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Causes and symptoms of arthritis pain
Arthritis is not a single condition but rather a whole group of conditions that cause damage to the joints of the body. There are more than 100 different types of arthritis and the most common type is osteoarthritis, which is a result of trauma to the joint, infection of the joint, or age. Other common forms include rheumatoid arthritis, psoriatic arthritis, and certain autoimmune diseases. All of the different types of arthritis are characterized by a strong pain that occurs as a result of inflammation that affects the joint, damage to the joint resulting from a disease or strains. 

Symptoms of arthritis pain

People affected with arthritis typically suffer from varying levels of pain, swelling around the joints and stiffness in the affected area. The constant ache around the joints is also commonly present. Patients may lose the ability to use the affected hand, or even walk. They will commonly feel very tired and may experience sleeping problems. Fever accompanied with muscle aches, and pains is also frequent with arthritis. Patients will feel general malaise, tenderness, and decreased aerobic fitness. Most of the people with arthritis will gradually lose some weight, for apparently unknown reasons. This only contributes to the overall unpleasant clinical image of this condition. Let us also note that arthritis remains the most common cause of disability in the United States, with more than 20 million affected individuals that are unable to lead their normal lives.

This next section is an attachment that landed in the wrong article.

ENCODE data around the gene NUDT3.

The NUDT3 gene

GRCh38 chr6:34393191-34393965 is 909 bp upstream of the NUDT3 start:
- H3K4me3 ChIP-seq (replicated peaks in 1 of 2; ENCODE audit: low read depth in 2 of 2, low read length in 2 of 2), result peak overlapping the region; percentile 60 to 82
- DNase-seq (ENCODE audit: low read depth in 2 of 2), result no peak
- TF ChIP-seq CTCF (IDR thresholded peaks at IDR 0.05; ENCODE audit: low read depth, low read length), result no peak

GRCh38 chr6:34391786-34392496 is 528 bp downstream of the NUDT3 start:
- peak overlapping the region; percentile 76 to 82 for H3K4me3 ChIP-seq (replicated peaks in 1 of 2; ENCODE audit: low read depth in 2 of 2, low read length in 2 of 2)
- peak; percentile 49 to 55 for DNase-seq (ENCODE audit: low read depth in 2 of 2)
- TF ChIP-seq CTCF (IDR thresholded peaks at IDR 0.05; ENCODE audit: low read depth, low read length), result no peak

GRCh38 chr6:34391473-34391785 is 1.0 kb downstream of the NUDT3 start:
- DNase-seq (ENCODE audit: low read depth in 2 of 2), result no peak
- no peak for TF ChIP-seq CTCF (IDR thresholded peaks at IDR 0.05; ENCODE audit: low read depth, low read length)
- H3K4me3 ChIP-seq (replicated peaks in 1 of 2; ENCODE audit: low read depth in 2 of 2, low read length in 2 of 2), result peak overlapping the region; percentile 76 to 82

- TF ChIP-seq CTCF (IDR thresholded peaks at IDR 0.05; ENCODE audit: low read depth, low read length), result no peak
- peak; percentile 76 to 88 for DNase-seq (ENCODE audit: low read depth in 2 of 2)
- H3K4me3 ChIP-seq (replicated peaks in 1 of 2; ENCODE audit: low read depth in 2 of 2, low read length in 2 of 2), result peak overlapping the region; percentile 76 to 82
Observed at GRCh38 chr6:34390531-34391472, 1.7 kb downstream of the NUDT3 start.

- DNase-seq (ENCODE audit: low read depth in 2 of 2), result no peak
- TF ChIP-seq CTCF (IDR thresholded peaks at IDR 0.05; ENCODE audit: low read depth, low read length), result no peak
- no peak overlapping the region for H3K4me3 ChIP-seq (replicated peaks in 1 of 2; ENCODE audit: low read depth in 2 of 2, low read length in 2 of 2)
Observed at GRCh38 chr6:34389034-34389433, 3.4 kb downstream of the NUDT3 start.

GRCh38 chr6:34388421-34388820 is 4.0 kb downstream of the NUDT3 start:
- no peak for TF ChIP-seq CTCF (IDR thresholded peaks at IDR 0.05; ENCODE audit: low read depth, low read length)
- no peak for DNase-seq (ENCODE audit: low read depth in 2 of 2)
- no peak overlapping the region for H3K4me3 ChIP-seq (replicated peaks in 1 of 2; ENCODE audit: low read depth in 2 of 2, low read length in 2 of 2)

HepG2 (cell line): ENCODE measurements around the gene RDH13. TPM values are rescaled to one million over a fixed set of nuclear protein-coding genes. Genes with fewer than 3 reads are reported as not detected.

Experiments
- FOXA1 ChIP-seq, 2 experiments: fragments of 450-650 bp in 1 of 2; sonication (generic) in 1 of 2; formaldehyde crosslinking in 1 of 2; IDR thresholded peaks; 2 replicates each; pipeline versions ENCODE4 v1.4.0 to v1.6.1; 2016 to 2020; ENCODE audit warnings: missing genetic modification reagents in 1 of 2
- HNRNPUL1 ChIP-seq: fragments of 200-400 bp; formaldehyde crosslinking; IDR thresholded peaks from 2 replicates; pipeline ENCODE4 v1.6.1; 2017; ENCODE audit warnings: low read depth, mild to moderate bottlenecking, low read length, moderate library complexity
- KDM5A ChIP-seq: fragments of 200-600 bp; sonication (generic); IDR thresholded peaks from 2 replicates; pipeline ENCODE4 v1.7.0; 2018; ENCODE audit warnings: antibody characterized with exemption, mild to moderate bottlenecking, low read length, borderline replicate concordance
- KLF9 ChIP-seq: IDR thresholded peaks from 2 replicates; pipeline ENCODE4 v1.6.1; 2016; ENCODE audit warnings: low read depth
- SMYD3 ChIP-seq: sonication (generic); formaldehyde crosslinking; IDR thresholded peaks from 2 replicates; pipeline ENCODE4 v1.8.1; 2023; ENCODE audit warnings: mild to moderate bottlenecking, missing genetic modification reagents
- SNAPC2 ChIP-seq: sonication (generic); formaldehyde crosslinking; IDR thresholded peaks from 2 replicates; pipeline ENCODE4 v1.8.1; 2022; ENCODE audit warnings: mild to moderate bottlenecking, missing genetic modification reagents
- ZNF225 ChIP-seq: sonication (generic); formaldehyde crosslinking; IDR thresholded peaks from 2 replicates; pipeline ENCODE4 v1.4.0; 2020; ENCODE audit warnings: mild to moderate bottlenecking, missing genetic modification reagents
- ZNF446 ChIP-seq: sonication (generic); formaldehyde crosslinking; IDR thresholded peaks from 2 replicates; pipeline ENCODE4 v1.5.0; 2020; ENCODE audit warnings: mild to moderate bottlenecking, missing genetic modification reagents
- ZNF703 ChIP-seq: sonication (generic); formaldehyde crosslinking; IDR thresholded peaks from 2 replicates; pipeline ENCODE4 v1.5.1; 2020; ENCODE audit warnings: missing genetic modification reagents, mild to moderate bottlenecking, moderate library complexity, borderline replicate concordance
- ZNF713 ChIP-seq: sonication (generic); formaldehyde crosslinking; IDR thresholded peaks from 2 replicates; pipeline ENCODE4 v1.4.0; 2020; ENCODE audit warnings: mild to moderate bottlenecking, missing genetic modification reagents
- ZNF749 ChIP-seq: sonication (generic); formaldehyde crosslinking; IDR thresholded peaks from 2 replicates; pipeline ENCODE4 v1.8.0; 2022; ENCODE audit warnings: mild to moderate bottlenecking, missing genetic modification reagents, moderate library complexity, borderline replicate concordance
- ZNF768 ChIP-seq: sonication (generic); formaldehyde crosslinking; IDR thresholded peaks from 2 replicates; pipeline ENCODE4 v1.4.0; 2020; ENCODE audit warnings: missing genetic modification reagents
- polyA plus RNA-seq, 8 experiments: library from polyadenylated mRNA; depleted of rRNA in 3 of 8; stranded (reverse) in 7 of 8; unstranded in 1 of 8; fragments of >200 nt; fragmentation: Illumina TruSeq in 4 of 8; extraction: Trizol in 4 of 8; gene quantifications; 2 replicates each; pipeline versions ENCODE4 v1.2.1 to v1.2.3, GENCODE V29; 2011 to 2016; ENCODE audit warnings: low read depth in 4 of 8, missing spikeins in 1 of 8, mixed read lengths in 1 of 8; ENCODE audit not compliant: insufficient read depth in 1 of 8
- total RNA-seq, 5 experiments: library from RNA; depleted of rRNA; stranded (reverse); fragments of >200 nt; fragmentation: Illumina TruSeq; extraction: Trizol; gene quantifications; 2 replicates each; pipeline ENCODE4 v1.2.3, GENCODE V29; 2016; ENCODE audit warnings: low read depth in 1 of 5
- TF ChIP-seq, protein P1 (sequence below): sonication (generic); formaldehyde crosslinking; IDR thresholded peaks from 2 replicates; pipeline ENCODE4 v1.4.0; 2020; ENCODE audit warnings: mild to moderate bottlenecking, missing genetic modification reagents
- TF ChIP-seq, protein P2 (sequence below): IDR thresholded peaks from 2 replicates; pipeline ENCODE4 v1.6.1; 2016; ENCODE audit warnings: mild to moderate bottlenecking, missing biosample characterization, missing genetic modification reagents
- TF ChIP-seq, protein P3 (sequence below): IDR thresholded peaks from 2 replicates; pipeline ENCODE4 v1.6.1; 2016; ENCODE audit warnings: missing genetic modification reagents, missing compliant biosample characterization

Causes of arthritis pain

Basically, the arthritis pain is caused by damage of the joints. A joint is made of cartilage, joint capsule and synovium. Cartilage is a hard and smooth ending of the bones which allows the bones to slide over each other while a person moves. Joint capsule is a membrane that encloses the joint caps, while the synovium lubricates the joint and nourishes the cartilage. 

In osteoarthritis, the pain arouses as a result of wear and tear of the cartilage, as the bones rub one on another. This is a normal process that develops through many years, but certain kinds of sports injuries or infections may speed up the rate at which bones degrade.

In rheumatoid arthritis pain occurs as a part of autoimmune reactions. If this is the case, it means that the body’s immune system mistakes the joint tissues for foreign objects and attacks them. During this process, the synovium becomes inflamed and swollen, causing redness, pain and tenderness in the region. There is no cure for autoimmune diseases and rheumatoid arthritis commonly destroys the complete cartilage and bone contained by the joint.

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